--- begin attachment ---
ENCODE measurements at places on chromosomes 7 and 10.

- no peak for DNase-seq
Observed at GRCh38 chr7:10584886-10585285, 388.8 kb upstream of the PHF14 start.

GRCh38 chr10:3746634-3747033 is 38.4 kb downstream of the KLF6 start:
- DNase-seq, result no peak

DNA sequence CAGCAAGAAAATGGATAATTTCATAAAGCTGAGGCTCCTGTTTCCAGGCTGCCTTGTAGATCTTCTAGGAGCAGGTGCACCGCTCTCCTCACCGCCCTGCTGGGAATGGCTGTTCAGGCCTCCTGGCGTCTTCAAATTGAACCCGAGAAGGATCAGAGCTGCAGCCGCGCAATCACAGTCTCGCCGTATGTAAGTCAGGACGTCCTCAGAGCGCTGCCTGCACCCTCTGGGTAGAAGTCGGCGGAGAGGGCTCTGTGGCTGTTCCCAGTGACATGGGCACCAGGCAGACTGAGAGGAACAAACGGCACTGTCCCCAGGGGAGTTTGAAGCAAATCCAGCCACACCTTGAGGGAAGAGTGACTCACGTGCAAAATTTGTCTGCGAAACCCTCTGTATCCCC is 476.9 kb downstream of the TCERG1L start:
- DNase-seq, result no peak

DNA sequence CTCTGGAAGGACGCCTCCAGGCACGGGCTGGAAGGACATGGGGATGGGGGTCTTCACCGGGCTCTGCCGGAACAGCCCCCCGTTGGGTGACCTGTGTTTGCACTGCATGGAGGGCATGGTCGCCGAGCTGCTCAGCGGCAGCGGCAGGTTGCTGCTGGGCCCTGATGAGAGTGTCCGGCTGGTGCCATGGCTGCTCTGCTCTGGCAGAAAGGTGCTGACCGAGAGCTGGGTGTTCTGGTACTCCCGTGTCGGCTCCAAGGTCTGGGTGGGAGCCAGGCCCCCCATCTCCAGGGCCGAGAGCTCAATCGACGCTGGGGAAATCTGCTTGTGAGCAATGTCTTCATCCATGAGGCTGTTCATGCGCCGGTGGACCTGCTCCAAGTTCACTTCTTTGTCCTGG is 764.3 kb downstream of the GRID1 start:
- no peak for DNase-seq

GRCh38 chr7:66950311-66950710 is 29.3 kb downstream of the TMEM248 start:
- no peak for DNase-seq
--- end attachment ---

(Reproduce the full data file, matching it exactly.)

ENCODE measurements at places on chromosomes 7 and 10.

- no peak for DNase-seq
Observed at GRCh38 chr7:10584886-10585285, 388.8 kb upstream of the PHF14 start.

GRCh38 chr10:3746634-3747033 is 38.4 kb downstream of the KLF6 start:
- DNase-seq, result no peak

DNA sequence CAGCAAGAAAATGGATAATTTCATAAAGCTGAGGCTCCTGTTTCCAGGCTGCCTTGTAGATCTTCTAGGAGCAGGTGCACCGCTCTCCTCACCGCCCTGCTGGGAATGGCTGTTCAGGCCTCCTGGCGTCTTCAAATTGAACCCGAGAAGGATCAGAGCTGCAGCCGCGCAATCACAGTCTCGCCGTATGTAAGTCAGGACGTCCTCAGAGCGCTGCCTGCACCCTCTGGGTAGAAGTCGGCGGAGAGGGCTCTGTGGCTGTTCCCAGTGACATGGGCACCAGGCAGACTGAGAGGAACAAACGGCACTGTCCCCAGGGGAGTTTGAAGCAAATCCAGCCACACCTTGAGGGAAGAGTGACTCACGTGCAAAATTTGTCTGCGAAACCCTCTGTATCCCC is 476.9 kb downstream of the TCERG1L start:
- DNase-seq, result no peak

DNA sequence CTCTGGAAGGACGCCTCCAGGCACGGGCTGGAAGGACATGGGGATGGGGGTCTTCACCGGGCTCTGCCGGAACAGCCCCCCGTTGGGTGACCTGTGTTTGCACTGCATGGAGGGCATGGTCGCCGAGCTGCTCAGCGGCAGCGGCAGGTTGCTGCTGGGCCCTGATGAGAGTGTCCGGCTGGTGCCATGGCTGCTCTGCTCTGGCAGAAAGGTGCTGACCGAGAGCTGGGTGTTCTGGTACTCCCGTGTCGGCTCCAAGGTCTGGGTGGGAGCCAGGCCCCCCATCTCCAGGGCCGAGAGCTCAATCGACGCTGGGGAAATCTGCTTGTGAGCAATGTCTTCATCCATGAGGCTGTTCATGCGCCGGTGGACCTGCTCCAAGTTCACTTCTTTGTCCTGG is 764.3 kb downstream of the GRID1 start:
- no peak for DNase-seq

GRCh38 chr7:66950311-66950710 is 29.3 kb downstream of the TMEM248 start:
- no peak for DNase-seq